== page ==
Despite the oft-tense relations between the United States and Iran, the two nations have largely managed to keep the peace in the Persian Gulf waters. The J.C.P.O.A. offers an opportunity to improve maritime cooperation, including G.C.C. states, which may serve to defuse tensions.
Since Iran signed the nuclear deal with world powers in July 2015, Tehran has seen a flood of foreign visitors. Nine heads of state, 16 foreign ministers and dozens of other senior-level officials from across the world have come looking for diplomatic deals and economic opportunities. Iran is open for business and, as of mid-May, Tehran had secured about $3.5 billions in foreign investment since the nuclear deal, and billions more are in the pipelines.
In this week's briefing, MEI experts discuss recent and upcoming events including the disappearance of a journalist from the Saudi consulate in Turkey, the arrests opposition leader and prominent journalist in Pakistan, and Iran’s decision to join the Financial Action Task Force (FATF).
At the heart of Rouhani’s political message in 2013 and 2017 was the promise of fundamental political and economic reform, including negotiations with foreign adversaries such as the United States. If he cannot pull it off because Khamenei won’t allow it, then Rouhani should put his case to the people.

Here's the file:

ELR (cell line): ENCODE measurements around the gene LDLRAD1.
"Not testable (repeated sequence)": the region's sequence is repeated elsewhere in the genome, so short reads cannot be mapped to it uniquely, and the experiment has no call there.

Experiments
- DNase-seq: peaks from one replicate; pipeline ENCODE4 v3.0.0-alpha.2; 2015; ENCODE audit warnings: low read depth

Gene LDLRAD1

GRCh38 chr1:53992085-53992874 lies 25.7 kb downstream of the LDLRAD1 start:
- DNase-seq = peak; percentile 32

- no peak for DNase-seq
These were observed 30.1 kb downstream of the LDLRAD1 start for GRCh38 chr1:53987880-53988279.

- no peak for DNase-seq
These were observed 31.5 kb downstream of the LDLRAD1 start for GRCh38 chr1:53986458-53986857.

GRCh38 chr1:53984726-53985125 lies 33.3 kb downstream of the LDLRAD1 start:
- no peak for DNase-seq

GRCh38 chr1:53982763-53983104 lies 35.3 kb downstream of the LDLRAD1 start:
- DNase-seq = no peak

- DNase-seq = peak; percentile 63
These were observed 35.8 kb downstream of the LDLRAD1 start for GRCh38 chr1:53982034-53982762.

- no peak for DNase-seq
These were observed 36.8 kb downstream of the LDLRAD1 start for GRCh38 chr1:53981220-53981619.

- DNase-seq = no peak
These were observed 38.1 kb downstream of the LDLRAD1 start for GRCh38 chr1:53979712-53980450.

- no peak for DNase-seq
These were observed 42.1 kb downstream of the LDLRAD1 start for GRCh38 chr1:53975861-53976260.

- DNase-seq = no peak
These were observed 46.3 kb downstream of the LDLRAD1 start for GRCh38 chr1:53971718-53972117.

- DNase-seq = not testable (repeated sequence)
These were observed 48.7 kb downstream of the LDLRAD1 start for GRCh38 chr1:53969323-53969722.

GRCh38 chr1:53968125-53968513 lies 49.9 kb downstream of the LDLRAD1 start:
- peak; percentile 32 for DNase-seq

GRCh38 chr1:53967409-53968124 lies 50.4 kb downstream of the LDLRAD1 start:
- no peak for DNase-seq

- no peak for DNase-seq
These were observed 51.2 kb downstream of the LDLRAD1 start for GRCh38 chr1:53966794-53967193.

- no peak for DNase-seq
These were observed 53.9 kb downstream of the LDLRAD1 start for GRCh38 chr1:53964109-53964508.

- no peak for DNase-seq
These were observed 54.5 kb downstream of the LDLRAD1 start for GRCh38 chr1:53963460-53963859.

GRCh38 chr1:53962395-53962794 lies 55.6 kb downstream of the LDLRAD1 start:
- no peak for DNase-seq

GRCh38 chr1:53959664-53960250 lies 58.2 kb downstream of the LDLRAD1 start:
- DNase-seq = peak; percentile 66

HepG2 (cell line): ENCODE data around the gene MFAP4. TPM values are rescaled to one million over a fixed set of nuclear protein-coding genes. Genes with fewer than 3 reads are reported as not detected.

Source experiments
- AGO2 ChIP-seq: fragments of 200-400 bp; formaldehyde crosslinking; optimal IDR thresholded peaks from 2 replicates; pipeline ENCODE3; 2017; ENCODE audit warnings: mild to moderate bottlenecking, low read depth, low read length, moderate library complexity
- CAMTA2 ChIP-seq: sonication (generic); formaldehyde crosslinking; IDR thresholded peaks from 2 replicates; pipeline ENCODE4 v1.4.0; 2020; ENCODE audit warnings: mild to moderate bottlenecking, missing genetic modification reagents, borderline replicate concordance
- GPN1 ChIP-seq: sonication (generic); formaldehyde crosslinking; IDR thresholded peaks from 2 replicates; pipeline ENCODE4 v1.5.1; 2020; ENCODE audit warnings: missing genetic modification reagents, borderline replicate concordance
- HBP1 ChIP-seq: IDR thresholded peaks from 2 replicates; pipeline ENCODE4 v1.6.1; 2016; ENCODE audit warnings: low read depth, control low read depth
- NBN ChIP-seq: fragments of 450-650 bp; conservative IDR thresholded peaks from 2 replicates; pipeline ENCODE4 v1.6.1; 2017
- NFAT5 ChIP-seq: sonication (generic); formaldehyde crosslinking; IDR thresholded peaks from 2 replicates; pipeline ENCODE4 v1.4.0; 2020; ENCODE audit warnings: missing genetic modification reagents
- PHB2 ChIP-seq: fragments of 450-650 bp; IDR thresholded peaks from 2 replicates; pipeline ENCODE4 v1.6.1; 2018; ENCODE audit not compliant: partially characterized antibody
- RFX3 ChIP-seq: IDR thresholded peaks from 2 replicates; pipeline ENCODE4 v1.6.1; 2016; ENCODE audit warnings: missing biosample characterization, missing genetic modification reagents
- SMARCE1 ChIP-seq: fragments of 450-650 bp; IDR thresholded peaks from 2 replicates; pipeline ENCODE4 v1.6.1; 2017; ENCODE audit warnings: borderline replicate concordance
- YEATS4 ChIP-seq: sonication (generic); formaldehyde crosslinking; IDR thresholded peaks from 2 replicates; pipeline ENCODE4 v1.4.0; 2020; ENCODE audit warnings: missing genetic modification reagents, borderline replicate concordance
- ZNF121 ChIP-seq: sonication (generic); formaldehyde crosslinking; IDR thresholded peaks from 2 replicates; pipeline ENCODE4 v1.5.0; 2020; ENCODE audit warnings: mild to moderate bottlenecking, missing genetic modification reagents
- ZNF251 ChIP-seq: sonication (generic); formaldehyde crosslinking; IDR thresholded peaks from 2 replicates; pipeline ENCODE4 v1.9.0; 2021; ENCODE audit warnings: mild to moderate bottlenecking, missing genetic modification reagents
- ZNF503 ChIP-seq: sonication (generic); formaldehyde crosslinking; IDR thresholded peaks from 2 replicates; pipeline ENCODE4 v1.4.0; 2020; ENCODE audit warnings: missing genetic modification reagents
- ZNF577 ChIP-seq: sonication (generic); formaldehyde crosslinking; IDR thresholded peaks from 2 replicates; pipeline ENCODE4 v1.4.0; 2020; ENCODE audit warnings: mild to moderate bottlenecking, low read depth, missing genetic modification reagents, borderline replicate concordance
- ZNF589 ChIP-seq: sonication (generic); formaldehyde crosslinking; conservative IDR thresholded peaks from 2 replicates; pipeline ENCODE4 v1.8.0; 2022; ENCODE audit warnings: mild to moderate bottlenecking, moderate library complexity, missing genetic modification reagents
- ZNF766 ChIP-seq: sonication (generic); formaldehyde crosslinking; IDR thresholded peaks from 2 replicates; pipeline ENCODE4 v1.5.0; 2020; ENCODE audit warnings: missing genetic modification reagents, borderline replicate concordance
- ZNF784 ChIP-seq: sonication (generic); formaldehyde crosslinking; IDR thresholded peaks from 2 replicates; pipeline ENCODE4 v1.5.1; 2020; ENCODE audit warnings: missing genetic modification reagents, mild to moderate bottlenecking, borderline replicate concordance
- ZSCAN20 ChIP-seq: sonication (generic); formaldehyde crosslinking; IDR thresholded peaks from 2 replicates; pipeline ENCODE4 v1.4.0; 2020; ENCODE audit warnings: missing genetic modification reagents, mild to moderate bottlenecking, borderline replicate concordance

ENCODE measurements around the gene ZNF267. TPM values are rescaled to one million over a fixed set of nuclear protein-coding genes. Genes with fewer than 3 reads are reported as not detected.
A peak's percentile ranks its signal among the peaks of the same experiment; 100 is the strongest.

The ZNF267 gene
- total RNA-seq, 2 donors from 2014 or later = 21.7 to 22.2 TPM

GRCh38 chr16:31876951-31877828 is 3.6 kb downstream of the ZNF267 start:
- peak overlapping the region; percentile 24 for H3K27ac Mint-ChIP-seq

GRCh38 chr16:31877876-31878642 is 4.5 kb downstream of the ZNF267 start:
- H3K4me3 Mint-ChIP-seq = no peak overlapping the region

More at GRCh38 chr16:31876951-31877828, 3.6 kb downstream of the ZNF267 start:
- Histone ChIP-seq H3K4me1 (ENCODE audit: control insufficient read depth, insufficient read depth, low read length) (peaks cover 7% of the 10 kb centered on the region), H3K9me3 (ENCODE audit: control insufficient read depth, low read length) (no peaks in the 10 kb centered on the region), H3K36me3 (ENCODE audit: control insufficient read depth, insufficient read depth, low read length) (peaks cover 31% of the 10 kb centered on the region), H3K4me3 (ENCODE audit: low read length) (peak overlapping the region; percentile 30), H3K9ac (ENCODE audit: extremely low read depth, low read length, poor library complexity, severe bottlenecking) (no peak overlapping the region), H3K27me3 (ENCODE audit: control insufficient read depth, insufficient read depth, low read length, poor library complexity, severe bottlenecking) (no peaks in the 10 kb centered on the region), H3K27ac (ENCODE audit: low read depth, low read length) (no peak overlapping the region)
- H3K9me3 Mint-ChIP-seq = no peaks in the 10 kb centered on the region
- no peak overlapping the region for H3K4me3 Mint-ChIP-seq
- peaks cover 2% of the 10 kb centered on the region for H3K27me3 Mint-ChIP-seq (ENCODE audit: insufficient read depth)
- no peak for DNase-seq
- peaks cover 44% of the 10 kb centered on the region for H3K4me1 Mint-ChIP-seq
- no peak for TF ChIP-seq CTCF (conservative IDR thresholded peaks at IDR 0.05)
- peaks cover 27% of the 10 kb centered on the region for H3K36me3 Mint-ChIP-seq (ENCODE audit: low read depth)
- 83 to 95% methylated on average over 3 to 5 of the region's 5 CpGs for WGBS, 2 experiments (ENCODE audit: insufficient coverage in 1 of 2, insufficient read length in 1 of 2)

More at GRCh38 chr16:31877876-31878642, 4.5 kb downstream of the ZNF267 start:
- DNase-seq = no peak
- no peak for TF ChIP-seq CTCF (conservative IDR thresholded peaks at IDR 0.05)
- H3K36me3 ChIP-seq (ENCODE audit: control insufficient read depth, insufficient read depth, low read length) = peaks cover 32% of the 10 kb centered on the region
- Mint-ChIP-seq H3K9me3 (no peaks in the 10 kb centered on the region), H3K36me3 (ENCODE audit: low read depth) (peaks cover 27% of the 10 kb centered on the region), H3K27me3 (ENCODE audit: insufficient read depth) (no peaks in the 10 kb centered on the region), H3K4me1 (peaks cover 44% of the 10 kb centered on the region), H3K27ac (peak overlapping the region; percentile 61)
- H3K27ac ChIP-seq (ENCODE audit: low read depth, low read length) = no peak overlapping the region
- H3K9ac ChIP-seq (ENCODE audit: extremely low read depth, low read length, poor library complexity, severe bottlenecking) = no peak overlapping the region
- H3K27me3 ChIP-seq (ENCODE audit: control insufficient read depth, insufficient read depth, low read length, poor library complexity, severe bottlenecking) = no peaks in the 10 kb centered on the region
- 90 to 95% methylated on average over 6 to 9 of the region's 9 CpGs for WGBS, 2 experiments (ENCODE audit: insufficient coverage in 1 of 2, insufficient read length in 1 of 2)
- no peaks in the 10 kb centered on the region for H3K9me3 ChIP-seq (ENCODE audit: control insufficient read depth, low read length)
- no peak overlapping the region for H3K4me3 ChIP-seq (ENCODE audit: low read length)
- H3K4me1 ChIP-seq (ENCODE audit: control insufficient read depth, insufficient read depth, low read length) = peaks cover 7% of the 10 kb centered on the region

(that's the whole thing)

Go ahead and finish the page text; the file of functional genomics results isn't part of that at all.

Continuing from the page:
The Middle East Institute’s IranObserved project provides daily tracking and analysis of Iranian policies and actions at home and abroad. The project aims to help policy makers and practitioners, as well as all organizations and individuals interested in the Middle East, to identify and understand the Islamic Republic’s soft power and hard power strategies, Iran’s regional proxies and support networks, major sociopolitical developments inside Iran, and Iranian political and military leaders that shape and implement Tehran’s domestic and external actions. The reports and analysis are drawn directly from the Farsi-language press and media published inside Iran.